Encyclopedia > Mead

  Article Content


Mead is a fermented alcoholic beverage made of honey, water, and yeast. It is sometimes known as 'honey wine' (for obvious reasons) and is generally pronounced "meed" (to rhyme with "feed") (though South Africans apparently pronounce it "med" (to rhyme with "red").

The word mead refers to the sugary fluid excreted by flowers. In symbology mead is the tipple of the gods.

A mead that also contains spices (like cloves, cinnamon or nutmeg) or herbs (such as oregano or even lavender or chamomile) is called "metheglin". This word is one possible origin for the modern word medicine as healing herbs were often stored as metheglin so they would be available over the winter (as well as making them much easier to go down).

A mead that contains fruit (such as strawberry, blackcurrant or even rose-hips) is called melomel and was also used as a delicious way to "store" summer produce for the winter.

Mulled mead is a popular holiday preparation where mead is warmed with additional spices.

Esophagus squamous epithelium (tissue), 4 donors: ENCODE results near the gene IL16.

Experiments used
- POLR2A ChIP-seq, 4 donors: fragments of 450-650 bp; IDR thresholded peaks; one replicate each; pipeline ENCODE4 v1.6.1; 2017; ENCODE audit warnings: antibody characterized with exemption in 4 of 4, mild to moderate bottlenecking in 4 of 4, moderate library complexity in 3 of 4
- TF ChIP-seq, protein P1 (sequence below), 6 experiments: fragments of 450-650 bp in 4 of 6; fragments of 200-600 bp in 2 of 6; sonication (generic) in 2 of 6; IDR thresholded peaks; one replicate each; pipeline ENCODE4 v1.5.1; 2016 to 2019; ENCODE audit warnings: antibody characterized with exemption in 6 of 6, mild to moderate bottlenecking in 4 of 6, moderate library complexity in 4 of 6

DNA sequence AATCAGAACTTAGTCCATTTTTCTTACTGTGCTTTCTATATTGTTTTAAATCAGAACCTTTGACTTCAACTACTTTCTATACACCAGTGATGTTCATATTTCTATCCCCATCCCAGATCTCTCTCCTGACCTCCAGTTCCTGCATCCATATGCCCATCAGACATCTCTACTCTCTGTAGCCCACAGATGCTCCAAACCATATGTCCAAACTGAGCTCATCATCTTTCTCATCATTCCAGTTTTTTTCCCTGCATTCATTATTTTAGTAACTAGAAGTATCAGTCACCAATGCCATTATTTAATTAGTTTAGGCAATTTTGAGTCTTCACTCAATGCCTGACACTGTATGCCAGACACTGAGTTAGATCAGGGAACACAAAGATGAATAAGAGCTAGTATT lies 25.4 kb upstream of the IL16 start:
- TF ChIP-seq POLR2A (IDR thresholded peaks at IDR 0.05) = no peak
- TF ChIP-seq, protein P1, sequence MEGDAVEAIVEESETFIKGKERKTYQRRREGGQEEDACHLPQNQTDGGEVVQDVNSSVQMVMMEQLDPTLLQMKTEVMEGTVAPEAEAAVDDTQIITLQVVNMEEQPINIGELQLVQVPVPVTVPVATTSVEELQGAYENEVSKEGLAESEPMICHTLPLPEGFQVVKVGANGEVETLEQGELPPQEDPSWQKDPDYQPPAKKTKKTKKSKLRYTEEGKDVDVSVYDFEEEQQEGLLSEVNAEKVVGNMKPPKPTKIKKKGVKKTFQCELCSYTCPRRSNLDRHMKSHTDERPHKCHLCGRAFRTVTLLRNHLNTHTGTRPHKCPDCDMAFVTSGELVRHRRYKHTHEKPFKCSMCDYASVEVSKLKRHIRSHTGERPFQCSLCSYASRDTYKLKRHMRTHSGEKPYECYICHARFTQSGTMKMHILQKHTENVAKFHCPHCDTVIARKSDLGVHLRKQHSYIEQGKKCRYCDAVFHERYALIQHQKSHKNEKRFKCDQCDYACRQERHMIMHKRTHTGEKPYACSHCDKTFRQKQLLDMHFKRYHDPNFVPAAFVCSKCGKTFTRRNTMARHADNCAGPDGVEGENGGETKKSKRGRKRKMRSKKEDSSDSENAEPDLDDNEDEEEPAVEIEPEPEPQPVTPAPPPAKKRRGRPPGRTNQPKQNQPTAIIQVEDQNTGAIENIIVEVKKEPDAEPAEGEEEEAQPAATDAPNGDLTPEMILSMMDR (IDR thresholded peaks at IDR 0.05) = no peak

A grape-based wine with added honey is called a "pyment". "Hippocras" is spiced grape wine sweetened with honey.

Mead was very popular in Northern Europe where grapes could not be grown, and faded in popularity once wine importation became economical. Mead was especially popular with the Slavs and was called in Polish miod (pronounced myoot) meaning honey. During the Crusades Polish prince Leszek the White of Poland[?] explained to the pope that Polish knights couldn't participate in the crusades because there is no mead in Palestine.

In Finland a sweet mead called Sima (cognate with zymurgy), is still an essential seasonal brew connected with the Finnish Vappu festival. It is usually spiced by adding both the flesh and rind of a lemon. During secondary fermentation raisins are added to both add a controlled amount of sugars and to act as an indicator of readiness for consumption. (They will rise to the top of the bottle when the process is concluded)

Mead is also the origin for the word honeymoon as the father of the bride was said to give as a dowry a month's supply of the liquor.

Mead shows up in many old north Anglo-Saxon stories, including Beowulf.

All Wikipedia text is available under the terms of the GNU Free Documentation License

  Search Encyclopedia

Search over one million articles, find something about almost anything!
  Featured Article
Northampton, Suffolk County, New York

... 20.9% have a female householder with no husband present, and 23.4% are non-families. 20.3% of all households are made up of individuals and 5.7% have someone living ...

This page was created in 28.5 ms